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An integrated in vitro carcinogenicity test that distinguishes between genotoxic carcinogens, non-genotoxic carcinogens, and non-carcinogens

Katherine Chapman Orcid Logo, Ume-kulsoom Shah Orcid Logo, Jessica Fletcher Orcid Logo, George Johnson Orcid Logo, Shareen Doak Orcid Logo, Gareth Jenkins Orcid Logo

Mutagenesis, Volume: 39, Issue: 2, Pages: 69 - 77

Swansea University Authors: Katherine Chapman Orcid Logo, Ume-kulsoom Shah Orcid Logo, Jessica Fletcher Orcid Logo, George Johnson Orcid Logo, Shareen Doak Orcid Logo, Gareth Jenkins Orcid Logo

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DOI (Published version): 10.1093/mutage/geae004

Abstract

Chemical safety testing plays a crucial role in product and pharmacological development, as well as chemoprevention; however, in vitro genotoxicity safety tests do not always accurately predict the chemicals that will be in vivo carcinogens. If chemicals test positive in vitro for genotoxicity but n...

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Published in: Mutagenesis
ISSN: 0267-8357 1464-3804
Published: Oxford University Press (OUP) 2024
Online Access: Check full text

URI: https://cronfa.swan.ac.uk/Record/cronfa65653
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Abstract: Chemical safety testing plays a crucial role in product and pharmacological development, as well as chemoprevention; however, in vitro genotoxicity safety tests do not always accurately predict the chemicals that will be in vivo carcinogens. If chemicals test positive in vitro for genotoxicity but negative in vivo, this can contribute to unnecessary testing in animals used to confirm erroneous in vitro positive results. Current in vitro tests typically evaluate only genotoxicity endpoints, which limits their potential to detect non-genotoxic carcinogens. The frequency of misleading in vitro positive results can be high, leading to a requirement for more informative in vitro tests. It is now recognized that multiple-endpoint genotoxicity testing may aid more accurate detection of carcinogens and non-carcinogens. The objective of this review was to evaluate the utility of our novel, multiple-endpoint in vitro test, which uses multiple cancer-relevant endpoints to predict carcinogenic potential. The tool assessed micronucleus frequency, p53 expression, p21 expression, mitochondrial respiration, cell cycle abnormalities and, uniquely, cell morphology changes in human lymphoblastoid cell lines, TK6 and MCL-5. The endpoints were used to observe cellular responses to 18 chemicals within the following categories: genotoxic carcinogens, non-genotoxic carcinogens, toxic non-carcinogens, and misleading in vitro positive and negative agents. The number of endpoints significantly altered for each chemical was considered, alongside the holistic Integrated Signature of Carcinogenicity score, derived from the sum of fold changes for all endpoints. Following the calculation of an overall score from these measures, carcinogens exhibited greater potency than non-carcinogens. Genotoxic carcinogens were generally more potent than non-genotoxic carcinogens. This novel approach therefore demonstrated potential for correctly predicting whether chemicals with unknown mechanism may be considered carcinogens. Overall, while further validation is recommended, the test demonstrates potential for the identification of carcinogenic compounds. Adoption of the approach could enable reduced animal use in carcinogenicity testing.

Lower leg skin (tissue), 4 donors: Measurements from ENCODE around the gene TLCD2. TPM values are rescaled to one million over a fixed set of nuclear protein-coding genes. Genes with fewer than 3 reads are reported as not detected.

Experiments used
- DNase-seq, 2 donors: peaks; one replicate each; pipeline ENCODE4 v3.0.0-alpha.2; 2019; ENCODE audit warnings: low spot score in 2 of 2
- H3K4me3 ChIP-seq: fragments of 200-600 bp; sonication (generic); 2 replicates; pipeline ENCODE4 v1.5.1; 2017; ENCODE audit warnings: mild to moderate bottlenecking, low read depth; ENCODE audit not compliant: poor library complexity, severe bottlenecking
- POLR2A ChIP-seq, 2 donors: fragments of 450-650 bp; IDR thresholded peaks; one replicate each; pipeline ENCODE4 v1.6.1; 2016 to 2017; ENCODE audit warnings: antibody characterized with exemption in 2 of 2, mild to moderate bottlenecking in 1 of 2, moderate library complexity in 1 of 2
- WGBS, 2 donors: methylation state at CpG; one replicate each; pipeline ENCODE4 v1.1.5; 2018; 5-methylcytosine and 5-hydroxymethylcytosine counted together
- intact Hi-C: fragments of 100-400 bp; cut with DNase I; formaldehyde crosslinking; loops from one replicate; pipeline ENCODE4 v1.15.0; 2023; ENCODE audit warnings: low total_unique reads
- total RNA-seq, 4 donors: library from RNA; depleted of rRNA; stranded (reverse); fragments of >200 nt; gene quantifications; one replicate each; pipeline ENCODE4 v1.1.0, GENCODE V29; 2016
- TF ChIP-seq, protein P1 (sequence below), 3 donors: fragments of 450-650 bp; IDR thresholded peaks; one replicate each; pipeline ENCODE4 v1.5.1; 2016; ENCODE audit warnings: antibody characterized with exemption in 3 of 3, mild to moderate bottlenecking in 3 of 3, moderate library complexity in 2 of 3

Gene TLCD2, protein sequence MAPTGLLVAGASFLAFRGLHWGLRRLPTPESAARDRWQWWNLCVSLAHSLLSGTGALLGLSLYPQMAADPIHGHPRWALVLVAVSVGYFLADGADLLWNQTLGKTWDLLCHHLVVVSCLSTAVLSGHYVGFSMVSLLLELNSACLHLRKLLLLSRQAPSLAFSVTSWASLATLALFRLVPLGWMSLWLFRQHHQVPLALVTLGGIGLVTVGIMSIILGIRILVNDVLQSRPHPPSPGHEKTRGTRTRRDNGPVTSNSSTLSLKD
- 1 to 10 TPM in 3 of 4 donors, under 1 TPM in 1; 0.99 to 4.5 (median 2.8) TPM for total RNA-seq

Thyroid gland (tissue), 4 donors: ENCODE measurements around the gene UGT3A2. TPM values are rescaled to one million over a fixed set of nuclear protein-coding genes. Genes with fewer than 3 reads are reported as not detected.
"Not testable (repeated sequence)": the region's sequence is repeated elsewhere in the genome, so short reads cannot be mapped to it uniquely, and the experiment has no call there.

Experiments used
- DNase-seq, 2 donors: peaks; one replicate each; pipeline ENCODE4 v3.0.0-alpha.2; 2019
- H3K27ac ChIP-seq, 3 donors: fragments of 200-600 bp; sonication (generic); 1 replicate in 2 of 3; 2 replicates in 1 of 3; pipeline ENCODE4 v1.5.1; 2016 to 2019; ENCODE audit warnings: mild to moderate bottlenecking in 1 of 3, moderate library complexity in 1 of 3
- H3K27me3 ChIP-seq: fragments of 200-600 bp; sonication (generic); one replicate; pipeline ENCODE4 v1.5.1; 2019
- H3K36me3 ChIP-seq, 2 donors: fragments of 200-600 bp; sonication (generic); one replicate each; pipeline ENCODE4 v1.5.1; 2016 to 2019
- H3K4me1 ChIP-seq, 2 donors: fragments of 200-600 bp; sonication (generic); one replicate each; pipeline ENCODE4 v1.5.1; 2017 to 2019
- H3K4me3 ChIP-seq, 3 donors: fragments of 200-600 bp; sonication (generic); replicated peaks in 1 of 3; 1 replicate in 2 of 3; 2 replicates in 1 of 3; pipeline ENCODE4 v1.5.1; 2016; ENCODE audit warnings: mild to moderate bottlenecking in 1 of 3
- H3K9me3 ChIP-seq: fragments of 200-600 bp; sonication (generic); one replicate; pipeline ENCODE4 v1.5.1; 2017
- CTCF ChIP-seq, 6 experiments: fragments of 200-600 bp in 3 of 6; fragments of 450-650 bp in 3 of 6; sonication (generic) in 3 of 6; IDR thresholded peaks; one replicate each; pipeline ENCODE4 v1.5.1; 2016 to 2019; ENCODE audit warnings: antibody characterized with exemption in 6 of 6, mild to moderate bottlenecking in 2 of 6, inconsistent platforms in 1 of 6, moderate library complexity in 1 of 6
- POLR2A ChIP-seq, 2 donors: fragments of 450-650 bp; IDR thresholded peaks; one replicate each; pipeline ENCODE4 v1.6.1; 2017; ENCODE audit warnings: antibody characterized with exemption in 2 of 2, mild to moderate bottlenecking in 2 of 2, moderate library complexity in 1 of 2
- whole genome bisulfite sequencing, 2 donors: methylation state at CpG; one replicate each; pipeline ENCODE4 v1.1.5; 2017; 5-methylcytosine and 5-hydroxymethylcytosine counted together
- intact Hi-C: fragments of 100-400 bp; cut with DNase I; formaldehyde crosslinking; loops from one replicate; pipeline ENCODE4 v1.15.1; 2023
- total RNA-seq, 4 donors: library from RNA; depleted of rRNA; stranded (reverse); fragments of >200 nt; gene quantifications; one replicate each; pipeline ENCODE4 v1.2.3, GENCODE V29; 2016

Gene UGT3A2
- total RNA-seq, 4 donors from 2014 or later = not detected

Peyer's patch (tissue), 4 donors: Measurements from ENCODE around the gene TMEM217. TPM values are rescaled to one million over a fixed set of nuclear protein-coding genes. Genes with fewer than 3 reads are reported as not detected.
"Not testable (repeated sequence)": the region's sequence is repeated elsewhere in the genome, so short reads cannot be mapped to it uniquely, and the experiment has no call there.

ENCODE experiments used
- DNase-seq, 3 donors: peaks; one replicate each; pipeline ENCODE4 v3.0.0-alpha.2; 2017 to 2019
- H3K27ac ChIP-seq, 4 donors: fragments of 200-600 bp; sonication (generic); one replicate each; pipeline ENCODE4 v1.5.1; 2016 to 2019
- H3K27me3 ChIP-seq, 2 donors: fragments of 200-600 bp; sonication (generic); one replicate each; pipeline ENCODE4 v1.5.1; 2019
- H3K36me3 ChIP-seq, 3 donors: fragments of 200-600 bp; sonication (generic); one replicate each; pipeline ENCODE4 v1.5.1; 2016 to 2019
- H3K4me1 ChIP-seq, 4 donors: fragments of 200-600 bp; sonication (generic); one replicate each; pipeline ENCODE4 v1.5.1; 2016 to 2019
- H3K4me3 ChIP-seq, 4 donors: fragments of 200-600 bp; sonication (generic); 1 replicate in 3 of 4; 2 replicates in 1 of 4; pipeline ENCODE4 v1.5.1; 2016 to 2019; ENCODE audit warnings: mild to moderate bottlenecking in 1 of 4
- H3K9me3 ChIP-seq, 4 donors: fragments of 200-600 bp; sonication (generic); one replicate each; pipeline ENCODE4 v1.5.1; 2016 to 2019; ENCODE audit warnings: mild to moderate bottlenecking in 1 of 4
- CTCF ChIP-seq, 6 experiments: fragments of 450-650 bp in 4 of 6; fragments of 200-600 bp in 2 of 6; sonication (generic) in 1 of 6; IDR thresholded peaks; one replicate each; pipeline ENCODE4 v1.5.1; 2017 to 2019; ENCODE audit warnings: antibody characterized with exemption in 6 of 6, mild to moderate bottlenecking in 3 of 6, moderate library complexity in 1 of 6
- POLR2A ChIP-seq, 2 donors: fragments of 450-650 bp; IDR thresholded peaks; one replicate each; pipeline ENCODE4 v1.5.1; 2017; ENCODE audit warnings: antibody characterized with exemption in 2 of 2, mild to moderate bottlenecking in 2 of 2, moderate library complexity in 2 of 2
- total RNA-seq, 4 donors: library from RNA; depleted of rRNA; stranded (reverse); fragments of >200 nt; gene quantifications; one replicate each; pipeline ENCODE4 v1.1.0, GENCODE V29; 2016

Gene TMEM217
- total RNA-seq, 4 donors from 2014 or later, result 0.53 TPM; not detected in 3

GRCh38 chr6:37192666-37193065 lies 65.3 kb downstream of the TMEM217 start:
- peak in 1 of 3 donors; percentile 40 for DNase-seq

Keywords: carcinogenicity, genotoxicity, micronucleus assay, multiple-endpoint, in vitro
College: Faculty of Medicine, Health and Life Sciences
Funders: This work was supported by the National Centre for the Replacement, Refinement and Reduction of Animals in Research (NC3Rs) (Grant number NC/K500033/1) and the UK Environmental Mutagen Society.
Issue: 2
Start Page: 69
End Page: 77